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Characterization of the B cell epitopes associated with a truncated form of Pseudomonas exotoxin (PE38) used to make immunotoxins for the treatment of cancer patients.

Laboratory of Molecular Biology, Center for Cancer Research, National Cancer Institute, National Institutes of Health, 37 Convent Drive, Bethesda, MD 20892, USA.
The Journal of Immunology (Impact Factor: 5.36). 01/2007; 177(12):8822-34. DOI: 10.4049/jimmunol.177.12.8822
Source: PubMed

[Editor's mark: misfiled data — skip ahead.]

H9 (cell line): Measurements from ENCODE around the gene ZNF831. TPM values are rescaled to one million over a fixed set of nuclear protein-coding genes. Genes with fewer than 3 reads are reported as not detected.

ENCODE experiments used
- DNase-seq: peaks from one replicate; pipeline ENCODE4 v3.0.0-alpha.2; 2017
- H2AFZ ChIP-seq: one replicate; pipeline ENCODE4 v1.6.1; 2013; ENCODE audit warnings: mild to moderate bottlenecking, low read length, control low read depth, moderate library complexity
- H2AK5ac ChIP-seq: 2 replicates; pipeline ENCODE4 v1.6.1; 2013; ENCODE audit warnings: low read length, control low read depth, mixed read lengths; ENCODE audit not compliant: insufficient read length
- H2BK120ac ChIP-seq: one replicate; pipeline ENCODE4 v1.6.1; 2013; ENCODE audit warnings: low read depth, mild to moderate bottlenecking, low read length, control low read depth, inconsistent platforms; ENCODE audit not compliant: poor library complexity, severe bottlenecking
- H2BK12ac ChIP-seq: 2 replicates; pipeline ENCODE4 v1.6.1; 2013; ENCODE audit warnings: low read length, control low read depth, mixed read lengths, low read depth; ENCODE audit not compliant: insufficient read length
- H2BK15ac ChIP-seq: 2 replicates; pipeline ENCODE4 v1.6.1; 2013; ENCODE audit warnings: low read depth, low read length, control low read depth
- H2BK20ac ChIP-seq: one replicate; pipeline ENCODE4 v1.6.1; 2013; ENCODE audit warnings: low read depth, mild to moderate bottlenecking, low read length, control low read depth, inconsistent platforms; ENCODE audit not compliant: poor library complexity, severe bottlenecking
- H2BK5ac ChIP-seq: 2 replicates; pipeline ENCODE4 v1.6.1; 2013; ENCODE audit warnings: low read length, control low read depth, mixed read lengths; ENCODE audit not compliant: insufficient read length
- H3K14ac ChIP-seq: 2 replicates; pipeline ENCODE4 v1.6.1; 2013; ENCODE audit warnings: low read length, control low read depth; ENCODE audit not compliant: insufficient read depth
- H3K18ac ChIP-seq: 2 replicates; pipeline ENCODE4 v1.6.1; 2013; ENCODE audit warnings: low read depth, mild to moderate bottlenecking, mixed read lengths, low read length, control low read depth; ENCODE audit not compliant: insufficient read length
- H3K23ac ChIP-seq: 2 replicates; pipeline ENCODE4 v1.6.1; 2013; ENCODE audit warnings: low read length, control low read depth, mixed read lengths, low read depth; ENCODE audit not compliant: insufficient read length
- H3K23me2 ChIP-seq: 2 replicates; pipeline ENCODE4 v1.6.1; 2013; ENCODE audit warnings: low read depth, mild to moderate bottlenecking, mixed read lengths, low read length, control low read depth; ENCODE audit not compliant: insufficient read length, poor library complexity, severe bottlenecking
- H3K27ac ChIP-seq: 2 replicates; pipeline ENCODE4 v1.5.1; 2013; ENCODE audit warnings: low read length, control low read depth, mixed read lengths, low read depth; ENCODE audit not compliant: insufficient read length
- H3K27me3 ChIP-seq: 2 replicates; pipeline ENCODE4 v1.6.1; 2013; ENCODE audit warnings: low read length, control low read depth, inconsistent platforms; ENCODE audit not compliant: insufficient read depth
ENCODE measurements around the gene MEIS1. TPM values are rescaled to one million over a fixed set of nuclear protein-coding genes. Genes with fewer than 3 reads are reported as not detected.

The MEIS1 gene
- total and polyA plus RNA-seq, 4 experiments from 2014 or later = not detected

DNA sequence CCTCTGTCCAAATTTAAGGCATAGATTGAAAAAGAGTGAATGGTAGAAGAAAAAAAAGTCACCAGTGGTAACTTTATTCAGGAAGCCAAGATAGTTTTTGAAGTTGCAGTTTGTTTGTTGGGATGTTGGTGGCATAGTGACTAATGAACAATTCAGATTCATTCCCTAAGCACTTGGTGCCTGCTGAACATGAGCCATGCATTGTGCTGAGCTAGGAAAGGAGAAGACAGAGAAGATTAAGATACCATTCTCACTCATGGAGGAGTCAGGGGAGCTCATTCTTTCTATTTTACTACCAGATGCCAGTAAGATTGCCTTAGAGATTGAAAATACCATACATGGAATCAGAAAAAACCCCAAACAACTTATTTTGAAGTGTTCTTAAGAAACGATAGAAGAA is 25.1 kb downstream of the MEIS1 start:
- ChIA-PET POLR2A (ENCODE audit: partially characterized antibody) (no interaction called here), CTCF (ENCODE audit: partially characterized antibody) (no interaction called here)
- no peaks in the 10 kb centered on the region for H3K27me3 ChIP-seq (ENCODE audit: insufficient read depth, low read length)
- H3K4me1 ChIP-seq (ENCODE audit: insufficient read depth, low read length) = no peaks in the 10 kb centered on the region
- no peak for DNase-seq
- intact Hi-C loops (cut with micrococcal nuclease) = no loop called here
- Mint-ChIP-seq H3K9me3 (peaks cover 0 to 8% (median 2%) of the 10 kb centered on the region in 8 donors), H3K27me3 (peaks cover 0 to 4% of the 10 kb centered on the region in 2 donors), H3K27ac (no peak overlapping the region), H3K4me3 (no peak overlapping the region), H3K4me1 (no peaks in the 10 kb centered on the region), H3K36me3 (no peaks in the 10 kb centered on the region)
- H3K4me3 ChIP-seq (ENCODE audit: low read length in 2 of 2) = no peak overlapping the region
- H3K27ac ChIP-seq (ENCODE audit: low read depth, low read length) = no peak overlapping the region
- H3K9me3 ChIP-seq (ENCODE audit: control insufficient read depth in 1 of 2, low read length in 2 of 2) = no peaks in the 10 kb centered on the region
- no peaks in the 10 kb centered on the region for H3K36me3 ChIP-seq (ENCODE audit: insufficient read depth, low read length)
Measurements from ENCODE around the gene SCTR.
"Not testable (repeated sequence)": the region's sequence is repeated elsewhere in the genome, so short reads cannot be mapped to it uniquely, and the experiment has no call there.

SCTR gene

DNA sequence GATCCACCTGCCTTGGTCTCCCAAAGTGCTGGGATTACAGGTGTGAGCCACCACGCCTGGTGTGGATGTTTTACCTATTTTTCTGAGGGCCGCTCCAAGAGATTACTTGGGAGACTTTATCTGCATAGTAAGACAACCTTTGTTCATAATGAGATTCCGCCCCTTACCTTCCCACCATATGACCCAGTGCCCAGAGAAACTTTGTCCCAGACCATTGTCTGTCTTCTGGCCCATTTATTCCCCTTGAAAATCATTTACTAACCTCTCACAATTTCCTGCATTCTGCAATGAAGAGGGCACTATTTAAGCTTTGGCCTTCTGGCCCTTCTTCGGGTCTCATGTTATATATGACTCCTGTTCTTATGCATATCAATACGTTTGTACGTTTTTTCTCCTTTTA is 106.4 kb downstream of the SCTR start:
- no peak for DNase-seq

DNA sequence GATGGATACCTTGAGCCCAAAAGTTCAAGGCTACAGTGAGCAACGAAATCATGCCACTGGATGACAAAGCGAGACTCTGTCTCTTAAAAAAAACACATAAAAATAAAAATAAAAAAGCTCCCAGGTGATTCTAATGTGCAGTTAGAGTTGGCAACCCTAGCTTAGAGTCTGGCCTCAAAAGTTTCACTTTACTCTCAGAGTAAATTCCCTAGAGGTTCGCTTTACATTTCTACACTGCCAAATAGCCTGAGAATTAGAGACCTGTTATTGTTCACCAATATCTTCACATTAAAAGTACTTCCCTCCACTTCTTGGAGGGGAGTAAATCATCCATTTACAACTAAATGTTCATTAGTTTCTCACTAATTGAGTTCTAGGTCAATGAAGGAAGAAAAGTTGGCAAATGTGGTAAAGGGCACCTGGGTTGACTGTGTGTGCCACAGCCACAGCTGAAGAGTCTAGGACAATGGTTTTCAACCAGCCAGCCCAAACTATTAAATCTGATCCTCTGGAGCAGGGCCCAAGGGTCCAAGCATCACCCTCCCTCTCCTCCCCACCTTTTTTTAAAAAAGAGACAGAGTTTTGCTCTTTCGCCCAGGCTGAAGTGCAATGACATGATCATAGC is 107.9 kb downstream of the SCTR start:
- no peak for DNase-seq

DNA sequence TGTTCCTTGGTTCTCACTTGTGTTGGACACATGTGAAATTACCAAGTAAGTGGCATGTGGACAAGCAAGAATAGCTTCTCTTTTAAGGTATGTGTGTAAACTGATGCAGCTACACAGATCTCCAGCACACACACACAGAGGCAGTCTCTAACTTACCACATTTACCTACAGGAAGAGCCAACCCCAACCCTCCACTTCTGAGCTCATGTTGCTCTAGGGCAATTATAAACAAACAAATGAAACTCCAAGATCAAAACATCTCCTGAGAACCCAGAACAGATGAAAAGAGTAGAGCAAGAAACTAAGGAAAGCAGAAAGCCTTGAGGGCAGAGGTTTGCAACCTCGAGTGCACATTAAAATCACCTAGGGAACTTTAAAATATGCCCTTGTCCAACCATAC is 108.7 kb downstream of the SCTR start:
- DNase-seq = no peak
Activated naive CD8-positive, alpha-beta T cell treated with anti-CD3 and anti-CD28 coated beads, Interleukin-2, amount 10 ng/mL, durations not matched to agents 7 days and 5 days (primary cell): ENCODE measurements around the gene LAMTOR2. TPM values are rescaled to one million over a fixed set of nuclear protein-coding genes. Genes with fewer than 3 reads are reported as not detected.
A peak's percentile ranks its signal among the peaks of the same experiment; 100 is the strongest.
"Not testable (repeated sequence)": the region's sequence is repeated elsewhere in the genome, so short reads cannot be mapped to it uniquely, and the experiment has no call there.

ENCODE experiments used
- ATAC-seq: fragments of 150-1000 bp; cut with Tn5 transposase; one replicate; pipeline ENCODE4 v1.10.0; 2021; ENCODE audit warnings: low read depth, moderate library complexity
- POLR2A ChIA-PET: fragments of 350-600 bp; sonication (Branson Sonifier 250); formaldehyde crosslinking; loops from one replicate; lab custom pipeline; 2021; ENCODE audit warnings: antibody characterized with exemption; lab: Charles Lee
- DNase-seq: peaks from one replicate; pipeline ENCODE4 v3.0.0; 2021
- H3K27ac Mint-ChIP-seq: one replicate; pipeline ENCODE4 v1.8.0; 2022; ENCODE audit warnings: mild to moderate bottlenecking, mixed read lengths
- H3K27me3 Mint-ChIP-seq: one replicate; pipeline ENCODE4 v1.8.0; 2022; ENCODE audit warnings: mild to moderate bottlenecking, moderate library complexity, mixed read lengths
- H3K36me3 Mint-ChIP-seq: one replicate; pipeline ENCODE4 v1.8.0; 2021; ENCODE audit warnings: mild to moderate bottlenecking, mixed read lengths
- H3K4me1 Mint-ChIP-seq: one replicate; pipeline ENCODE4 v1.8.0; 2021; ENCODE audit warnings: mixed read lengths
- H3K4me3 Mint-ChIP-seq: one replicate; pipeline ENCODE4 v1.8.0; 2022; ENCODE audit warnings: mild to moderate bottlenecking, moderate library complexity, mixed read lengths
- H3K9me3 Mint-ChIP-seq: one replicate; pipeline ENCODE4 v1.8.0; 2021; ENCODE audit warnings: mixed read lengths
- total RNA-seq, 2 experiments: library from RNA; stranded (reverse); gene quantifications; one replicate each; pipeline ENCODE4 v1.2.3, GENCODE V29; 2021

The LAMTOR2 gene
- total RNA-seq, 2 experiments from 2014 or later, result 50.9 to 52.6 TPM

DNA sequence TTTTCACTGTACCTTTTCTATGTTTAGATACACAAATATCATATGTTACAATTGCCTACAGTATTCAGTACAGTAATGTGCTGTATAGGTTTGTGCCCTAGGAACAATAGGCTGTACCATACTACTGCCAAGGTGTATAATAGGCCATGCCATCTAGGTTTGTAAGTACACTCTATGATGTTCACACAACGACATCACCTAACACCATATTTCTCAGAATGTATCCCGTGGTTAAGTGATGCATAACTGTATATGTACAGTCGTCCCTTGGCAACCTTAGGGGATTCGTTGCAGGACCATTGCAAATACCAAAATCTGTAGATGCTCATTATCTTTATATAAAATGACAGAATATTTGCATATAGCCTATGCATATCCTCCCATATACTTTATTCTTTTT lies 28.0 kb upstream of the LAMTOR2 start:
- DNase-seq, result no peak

ABSTRACT Recombinant immunotoxins composed of an Ab Fv fragment joined to a truncated portion of Pseudomonas exotoxin A (termed PE38) have been evaluated in clinical trials for the treatment of various human cancers. Immunotoxin therapy is very effective in hairy cell leukemia and also has activity in other hemological malignancies; however, a neutralizing Ab response to PE38 in patients with solid tumors prevents repeated treatments to maximize the benefit. In this study, we analyze the murine Ab response as a model to study the B cell epitopes associated with PE38. Sixty distinct mAbs to PE38 were characterized. Mutual competitive binding of the mAbs indicated the presence of 7 major epitope groups and 13 subgroups. The competition pattern indicated that the epitopes are discrete and could not be reproduced using a computer simulation program that created epitopes out of random surface residues on PE38. Using sera from immunotoxin-treated patients, the formation of human Abs to each of the topographical epitopes was demonstrated. One epitope subgroup, E1a, was identified as the principal neutralizing epitope. The location of each epitope on PE38 was determined by preparing 41 mutants of PE38 in which bulky surface residues were mutated to either alanine or glycine. All 7 major epitope groups and 9 of 13 epitope subgroups were identified by 14 different mutants and these retained high cytotoxic activity. Our results indicate that a relatively small number of discrete immunogenic sites are associated with PE38, most of which can be eliminated by point mutations.

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